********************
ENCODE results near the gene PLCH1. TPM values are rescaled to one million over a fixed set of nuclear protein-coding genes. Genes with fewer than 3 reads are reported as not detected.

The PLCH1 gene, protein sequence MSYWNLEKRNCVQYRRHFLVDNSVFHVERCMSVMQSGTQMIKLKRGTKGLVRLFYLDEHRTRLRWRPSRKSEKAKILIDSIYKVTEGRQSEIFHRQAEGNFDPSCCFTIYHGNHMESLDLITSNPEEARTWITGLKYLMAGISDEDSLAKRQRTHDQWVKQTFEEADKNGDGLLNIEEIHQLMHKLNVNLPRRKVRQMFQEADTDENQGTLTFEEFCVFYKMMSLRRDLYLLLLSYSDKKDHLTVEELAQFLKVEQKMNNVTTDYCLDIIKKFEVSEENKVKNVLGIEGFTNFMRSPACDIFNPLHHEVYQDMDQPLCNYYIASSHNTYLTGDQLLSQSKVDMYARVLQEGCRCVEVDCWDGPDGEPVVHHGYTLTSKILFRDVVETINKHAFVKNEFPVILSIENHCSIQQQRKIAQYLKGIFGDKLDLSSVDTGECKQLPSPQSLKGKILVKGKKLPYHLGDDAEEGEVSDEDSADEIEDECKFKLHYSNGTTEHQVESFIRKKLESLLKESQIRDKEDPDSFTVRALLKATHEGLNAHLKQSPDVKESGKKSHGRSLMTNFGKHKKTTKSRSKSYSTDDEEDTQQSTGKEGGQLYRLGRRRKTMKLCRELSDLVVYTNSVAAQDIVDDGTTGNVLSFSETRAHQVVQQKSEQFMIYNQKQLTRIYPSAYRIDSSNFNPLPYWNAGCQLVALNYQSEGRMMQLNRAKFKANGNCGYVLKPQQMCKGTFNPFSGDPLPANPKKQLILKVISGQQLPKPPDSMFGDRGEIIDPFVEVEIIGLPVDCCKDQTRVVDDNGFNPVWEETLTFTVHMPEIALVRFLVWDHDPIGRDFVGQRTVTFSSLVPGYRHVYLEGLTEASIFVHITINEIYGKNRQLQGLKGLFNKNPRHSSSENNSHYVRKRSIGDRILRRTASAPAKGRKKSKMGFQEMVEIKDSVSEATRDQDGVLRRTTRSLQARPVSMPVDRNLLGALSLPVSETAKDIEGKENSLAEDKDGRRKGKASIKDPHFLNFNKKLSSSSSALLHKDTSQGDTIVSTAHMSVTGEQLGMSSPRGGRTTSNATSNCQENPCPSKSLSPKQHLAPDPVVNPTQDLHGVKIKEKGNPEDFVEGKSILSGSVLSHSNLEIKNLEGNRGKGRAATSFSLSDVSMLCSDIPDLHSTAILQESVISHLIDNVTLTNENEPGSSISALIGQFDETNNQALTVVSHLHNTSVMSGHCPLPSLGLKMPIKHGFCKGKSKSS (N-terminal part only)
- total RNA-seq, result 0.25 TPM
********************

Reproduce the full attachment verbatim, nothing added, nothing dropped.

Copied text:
ENCODE results near the gene PLCH1. TPM values are rescaled to one million over a fixed set of nuclear protein-coding genes. Genes with fewer than 3 reads are reported as not detected.

The PLCH1 gene, protein sequence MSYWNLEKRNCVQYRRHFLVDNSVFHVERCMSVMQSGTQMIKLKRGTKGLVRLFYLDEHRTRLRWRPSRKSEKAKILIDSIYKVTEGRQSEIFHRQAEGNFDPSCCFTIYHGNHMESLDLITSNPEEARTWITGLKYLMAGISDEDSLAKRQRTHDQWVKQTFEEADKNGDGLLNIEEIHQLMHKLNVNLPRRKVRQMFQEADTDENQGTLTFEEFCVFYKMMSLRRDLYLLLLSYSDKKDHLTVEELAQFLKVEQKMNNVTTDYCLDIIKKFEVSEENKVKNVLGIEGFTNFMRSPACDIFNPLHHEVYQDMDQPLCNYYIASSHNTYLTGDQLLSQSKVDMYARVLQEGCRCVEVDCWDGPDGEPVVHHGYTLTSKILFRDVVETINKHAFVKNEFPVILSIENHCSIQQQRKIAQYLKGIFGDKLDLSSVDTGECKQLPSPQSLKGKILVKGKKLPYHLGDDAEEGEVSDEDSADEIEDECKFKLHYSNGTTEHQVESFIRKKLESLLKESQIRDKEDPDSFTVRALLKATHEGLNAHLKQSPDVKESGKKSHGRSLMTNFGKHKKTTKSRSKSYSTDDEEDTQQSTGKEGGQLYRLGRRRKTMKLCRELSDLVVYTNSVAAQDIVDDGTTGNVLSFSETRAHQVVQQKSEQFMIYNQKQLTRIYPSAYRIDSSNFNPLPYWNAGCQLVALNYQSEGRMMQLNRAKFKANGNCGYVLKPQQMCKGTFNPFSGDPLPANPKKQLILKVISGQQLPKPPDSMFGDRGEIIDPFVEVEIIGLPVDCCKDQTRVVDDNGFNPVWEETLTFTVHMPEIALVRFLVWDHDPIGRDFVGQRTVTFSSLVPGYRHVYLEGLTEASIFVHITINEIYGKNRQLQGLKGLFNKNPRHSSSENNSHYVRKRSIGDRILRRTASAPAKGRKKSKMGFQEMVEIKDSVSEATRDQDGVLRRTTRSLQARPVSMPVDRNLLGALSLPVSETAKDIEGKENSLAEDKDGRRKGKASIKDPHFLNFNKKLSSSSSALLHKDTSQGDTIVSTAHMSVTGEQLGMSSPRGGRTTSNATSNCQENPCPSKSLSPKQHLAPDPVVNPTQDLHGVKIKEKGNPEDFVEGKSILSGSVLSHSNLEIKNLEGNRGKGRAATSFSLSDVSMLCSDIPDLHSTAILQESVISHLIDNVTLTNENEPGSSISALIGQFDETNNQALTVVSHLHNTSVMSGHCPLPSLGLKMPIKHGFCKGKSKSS (N-terminal part only)
- total RNA-seq, result 0.25 TPM